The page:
The LA Times reports Aug. 25:
U.S. forces firing from helicopters Friday pursued militiamen loyal to a radical anti-U.S. Shiite cleric into a west Baghdad district, killing at least 18 people, reportedly including some civilians…
U.S.-led forces said Friday’s predawn raid in the Shula district, controlled by cleric Muqtada Sadr’s Mahdi Army militia, was in response to an attack on a U.S. patrol in the area. But residents said the U.S. helicopter attack caught many people asleep on their roofs, where they go to escape the stifling heat of apartments that get only an hour or two of electricity each day.
Hospital officials reported that two female bodies were among those brought to two local morgues, and a Sadr spokesman said four women had been killed. Angry relatives and neighbors vowed revenge as they carried the victims’ coffins through the streets.
…While an Aug. 25 New York Times analysis of sectarian factionalism in Iraq notes:
In the capital, offices run by the militia and civilian organization of the populist cleric Moktada al-Sadr have opened like franchises across the city. His militia, the Mahdi Army, known as Jaish al-Mahdi, now controls businesses ranging from real estate and ice to guns and gas. One Mahdi commander from eastern Baghdad recently estimated that the militia controlled 70 percent of the city’s gas stations, a figure that is hard to verify but which falls in line with what American officials describe as a sophisticated network that combines brutality with business.
Ambassador Ryan C. Crocker, for example, recently called the organization “Jaish al-Mahdi Incorporated.”
Mr. Sadr does play a role in the government. His party — encouraged by the Americans to join Iraq’s government — controls several ministries rich in resources, including the Health Ministry. Without Mr. Sadr’s support, Nuri Kamal al-Maliki, a fellow Shiite, would not have become prime minister.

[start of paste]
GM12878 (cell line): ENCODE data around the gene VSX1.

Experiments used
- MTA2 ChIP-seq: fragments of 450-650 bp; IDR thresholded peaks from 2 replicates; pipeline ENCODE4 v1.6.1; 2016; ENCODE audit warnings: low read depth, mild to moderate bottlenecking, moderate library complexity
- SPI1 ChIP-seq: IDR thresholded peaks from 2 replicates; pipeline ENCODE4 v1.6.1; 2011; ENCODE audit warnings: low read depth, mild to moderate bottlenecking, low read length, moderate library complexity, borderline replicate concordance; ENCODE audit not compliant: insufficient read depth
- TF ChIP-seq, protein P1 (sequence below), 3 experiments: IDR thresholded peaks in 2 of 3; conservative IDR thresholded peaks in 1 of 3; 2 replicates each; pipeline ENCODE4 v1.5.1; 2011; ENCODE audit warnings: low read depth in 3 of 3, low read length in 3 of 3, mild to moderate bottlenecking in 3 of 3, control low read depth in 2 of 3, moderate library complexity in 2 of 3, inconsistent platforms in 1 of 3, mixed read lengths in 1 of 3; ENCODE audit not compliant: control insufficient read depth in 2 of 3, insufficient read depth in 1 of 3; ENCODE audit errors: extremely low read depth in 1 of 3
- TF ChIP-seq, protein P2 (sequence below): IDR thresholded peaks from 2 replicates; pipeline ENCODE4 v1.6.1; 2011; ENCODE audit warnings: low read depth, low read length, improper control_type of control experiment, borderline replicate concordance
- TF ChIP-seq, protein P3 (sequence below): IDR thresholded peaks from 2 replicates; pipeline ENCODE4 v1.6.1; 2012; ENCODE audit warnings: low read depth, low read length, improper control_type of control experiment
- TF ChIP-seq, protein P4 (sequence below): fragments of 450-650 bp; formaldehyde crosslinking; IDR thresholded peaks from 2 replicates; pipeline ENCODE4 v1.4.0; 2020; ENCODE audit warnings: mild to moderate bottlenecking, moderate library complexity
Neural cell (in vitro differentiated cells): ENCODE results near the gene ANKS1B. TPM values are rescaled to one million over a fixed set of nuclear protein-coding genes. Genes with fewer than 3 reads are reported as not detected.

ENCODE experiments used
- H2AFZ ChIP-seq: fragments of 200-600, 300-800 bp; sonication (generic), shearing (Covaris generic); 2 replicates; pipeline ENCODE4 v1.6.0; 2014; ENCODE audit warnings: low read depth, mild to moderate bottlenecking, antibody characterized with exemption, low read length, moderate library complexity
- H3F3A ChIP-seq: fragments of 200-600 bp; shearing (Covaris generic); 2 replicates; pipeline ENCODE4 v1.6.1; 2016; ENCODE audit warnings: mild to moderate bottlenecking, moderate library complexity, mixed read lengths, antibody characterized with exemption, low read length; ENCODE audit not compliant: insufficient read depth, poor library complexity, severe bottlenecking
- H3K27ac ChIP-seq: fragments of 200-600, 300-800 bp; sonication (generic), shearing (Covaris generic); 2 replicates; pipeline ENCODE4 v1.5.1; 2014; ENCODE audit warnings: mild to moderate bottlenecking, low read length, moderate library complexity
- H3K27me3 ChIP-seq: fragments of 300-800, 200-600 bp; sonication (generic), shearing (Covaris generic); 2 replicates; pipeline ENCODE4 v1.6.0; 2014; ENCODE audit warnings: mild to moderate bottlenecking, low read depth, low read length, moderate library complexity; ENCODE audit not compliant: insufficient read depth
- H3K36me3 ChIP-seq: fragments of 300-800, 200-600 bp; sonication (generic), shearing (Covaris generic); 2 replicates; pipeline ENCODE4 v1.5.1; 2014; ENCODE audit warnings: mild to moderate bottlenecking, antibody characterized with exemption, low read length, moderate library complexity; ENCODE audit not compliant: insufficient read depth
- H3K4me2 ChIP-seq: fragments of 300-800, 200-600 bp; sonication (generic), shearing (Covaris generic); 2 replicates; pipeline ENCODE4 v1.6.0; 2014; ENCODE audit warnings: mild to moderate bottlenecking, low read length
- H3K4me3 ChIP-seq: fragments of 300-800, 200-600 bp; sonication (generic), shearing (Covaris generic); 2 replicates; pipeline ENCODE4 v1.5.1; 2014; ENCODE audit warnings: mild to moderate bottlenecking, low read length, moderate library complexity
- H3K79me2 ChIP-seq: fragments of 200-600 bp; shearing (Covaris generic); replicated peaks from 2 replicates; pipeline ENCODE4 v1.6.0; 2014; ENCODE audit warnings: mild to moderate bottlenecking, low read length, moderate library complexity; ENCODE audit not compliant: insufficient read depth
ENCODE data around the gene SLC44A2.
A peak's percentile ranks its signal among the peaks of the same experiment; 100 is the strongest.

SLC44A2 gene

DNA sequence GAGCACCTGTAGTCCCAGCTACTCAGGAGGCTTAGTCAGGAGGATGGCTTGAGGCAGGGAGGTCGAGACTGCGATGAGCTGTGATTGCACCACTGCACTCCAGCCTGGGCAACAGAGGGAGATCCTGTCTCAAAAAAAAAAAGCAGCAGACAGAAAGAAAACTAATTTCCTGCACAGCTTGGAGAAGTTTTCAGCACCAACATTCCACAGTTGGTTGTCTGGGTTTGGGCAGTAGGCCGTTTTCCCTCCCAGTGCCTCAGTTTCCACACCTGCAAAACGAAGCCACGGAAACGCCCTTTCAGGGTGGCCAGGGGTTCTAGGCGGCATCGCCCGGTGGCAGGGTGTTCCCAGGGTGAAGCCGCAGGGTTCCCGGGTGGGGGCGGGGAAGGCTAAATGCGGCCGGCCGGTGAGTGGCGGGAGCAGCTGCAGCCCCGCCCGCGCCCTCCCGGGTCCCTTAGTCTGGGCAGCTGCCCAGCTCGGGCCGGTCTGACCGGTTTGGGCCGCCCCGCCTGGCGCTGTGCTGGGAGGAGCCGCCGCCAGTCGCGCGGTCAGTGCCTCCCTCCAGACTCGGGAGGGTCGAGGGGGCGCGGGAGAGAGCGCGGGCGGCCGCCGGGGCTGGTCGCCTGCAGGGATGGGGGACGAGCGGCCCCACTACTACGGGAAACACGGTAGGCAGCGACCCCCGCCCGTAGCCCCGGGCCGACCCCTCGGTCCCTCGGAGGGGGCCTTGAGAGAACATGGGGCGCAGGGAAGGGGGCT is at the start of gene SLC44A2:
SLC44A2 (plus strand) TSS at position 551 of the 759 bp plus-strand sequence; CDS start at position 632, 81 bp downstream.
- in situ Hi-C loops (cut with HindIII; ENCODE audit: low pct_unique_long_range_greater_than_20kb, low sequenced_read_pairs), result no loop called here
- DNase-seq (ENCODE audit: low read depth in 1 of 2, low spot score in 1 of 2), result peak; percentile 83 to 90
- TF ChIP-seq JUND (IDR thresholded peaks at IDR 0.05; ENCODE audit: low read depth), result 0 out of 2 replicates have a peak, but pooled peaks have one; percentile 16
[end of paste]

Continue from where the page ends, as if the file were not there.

Like many others here, Mr. Sadr and his followers have recently turned on Mr. Maliki, repeatedly pulling out of the government to register discontent. And yet, Mr. Sadr has not called for a replacement.
Many here say that is because he knows that a strong government would be likely to crack down on what his organization has built.
“The people outside the law, the militia, the terrorists, the tribal leaders — all these people benefit,” said Qasim Dawood, a Shiite member of Parliament. “There are people living on the crisis, gaining their power through the crisis.”
New sources of power have also formed in the Sunni community. Millions of dollars in American reconstruction contracts have gone to Sunni tribal groups in Anbar who now work alongside the Americans to fight homegrown groups like Al Qaeda in Mesopotamia.
Similar bands of Sunni “guardians,” as the American military often calls them, have formed in Diyala Province and in Sunni areas in and around Baghdad.
So now the US is bombing Shi’ites, while underwriting Sunni militias. Meanwhile, Hillary Clinton and others on Capitol Hill are openly calling for the replacement of Iraq’s Shi’ite Prime Minister Nuri al-Maliki (as if this were a decision to be made in Washington and not Baghdad). (AP, Aug. 23) Looks like the tilt back to the Sunnis we have long predicted is well under way.